According to XOR Satisfiability Solver Module for DPLL Integration by Tero Laitinen, we need $2^{n-1}$ CNF clauses to convert an $n$ literal XOR-SAT clause if we do not want to increase the number of literals. So, I understand that the computational cost for converting an XOR-SAT expression into a strictly CNF $k$-SAT is exponential.

My question: What is the computational cost if I want to reverse the process? What is the computational cost of converting a CNF $k$-SAT expression into an XOR-SAT one? I assume the promise that in this case only the $k$-SAT expressions with equivalent XOR-SAT expressions are considered.

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    $\begingroup$ Isn’t it clearly impossible in the worst case? Some CNF formulas are not affine, so they cannot be represented as a conjunction of XOR clauses. $\endgroup$ Nov 9, 2014 at 1:23
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    $\begingroup$ In particular $x \lor y$ has no equivalent XOR-SAT formula. $\endgroup$ Nov 9, 2014 at 4:34
  • $\begingroup$ @TsuyoshiIto, agreed. I think I should have assumed a promise that the $k$-SAT expressions have equivalent XOR-SAT expressions. Updating the question. $\endgroup$ Nov 9, 2014 at 9:05
  • $\begingroup$ @HuckBennett, I have added a promise in the question. $\endgroup$ Nov 9, 2014 at 9:08
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    $\begingroup$ I see, that makes the problem interesting! $\endgroup$ Nov 10, 2014 at 5:49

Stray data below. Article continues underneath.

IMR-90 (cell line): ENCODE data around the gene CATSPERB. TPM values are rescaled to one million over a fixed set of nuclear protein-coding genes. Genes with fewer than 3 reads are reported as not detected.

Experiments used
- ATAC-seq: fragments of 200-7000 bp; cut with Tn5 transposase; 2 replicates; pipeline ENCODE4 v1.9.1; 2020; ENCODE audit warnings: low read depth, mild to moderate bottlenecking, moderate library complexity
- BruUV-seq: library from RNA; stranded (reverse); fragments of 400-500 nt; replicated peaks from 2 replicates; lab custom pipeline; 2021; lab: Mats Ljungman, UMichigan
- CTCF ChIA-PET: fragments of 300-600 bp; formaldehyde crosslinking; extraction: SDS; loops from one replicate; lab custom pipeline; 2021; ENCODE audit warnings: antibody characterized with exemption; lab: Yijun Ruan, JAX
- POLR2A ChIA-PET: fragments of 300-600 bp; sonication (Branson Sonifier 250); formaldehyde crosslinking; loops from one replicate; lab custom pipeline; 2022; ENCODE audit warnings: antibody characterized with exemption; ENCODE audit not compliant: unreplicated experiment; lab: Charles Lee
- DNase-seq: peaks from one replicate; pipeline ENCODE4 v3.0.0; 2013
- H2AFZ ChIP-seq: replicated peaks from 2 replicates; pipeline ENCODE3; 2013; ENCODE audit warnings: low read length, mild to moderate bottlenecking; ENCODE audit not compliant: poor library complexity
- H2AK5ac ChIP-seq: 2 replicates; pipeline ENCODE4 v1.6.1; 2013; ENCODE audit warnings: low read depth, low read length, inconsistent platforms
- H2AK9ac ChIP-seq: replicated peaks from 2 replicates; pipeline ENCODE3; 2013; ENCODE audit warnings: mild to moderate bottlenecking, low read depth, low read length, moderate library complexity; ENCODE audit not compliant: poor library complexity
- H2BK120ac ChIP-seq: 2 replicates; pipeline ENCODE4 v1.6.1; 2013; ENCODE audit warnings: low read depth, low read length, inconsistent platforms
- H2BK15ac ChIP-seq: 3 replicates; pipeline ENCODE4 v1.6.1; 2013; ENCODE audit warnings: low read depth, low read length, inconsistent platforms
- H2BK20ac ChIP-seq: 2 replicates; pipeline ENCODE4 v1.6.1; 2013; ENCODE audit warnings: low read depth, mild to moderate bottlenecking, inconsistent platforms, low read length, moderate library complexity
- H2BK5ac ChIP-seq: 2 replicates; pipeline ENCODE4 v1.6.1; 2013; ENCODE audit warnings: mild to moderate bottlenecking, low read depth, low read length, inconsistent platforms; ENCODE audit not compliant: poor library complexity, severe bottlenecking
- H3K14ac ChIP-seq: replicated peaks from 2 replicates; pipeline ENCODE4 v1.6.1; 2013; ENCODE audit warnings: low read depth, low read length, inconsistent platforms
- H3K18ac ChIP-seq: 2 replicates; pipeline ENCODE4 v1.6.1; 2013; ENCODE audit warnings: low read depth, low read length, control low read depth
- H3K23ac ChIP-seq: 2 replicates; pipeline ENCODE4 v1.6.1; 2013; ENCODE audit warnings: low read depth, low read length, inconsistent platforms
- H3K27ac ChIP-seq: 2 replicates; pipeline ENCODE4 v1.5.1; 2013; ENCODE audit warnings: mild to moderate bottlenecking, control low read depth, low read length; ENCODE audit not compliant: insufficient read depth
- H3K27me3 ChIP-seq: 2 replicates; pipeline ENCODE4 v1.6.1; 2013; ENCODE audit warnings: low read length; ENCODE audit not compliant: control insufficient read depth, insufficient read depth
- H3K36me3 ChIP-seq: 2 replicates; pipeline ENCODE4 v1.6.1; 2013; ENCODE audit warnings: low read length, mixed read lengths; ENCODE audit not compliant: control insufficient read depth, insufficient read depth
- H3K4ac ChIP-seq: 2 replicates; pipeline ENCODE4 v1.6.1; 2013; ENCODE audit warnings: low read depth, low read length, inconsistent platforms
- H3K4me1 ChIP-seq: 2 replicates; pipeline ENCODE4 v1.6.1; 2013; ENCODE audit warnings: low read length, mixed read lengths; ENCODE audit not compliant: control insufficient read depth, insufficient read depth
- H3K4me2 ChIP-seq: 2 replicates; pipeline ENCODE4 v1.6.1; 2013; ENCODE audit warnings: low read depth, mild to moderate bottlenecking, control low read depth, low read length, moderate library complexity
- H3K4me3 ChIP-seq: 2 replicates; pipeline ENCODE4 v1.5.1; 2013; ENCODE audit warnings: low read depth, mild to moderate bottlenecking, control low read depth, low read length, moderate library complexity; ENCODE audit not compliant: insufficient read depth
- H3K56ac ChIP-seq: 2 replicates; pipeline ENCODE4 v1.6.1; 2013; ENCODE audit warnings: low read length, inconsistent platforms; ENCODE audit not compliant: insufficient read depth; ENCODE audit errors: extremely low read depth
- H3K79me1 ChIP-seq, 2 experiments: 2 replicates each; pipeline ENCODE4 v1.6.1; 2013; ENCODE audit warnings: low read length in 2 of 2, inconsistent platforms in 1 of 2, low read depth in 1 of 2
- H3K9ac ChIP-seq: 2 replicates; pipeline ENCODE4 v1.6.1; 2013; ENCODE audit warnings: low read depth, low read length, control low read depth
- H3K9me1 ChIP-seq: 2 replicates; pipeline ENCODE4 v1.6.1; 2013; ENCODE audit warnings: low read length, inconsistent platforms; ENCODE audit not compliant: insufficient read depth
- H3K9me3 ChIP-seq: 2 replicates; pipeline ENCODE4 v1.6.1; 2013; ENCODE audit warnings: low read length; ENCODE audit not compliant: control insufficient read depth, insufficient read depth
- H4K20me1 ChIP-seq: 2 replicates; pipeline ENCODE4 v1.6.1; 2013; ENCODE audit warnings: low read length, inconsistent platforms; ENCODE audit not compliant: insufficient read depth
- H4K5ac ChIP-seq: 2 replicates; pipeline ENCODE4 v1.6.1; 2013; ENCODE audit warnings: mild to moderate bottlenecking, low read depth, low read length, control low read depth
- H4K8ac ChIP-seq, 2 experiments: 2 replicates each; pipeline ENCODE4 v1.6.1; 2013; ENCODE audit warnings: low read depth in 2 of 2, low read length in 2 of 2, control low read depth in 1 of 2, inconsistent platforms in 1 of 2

1 Answer 1


If all XOR relationships between variables in CNF formulas could be detected in polynomial time, then this would allow the solution of UNAMBIGUOUS-SAT in polynomial time. By the Valiant–Vazirani theorem this result would imply that NP = RP.

To solve UNAMBIGUOUS-SAT, recall that $a \oplus b$ implies $a \neq b$. Find the XOR relationship between each pair of variables and use the results to divide the variables into two groups of equivalent variables. Once this is done, only two test assignments are required to determine satisfiability.

In the limited case of recovering XOR relationships encoded in the usual way, i.e.

$a \oplus b \oplus c$


$ \lnot a \lor b \lor c \\ a \lor \lnot b \lor c \\ a \lor b \lor \lnot c \\ \lnot a \lor \lnot b \lor \lnot c $

this can be done in polynomial time by sorting the clauses followed by a linear-time scan.

  • $\begingroup$ thanks. I would like to know the complexity of converting a CNF expression into an XOR-SAT expression. I assume that we are considering those CNF expressions for which there are equivalent XOR-SAT expressions. $\endgroup$ Nov 10, 2014 at 15:17
  • $\begingroup$ Can we say that Davis-Putnam-Logemann-Loveland algorithm is by far the best known result for this? $\endgroup$ Nov 11, 2014 at 11:22
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    $\begingroup$ Unless NP=RP (a miraculous result) divining XOR relationships will require exponential time in the general case. This is independent of the SAT solving algorithm used. $\endgroup$
    – Kyle Jones
    Nov 11, 2014 at 15:15
  • $\begingroup$ Doesn't $\mathsf{P=UP}$ imply $\mathsf{P=NP}$? $\endgroup$
    – rus9384
    Sep 13, 2017 at 18:50
  • $\begingroup$ @rus9384 Not necessarily. See If one shows that UNIQUE k-SAT is in P, does it imply P=NP? $\endgroup$
    – Kyle Jones
    Sep 13, 2017 at 20:44

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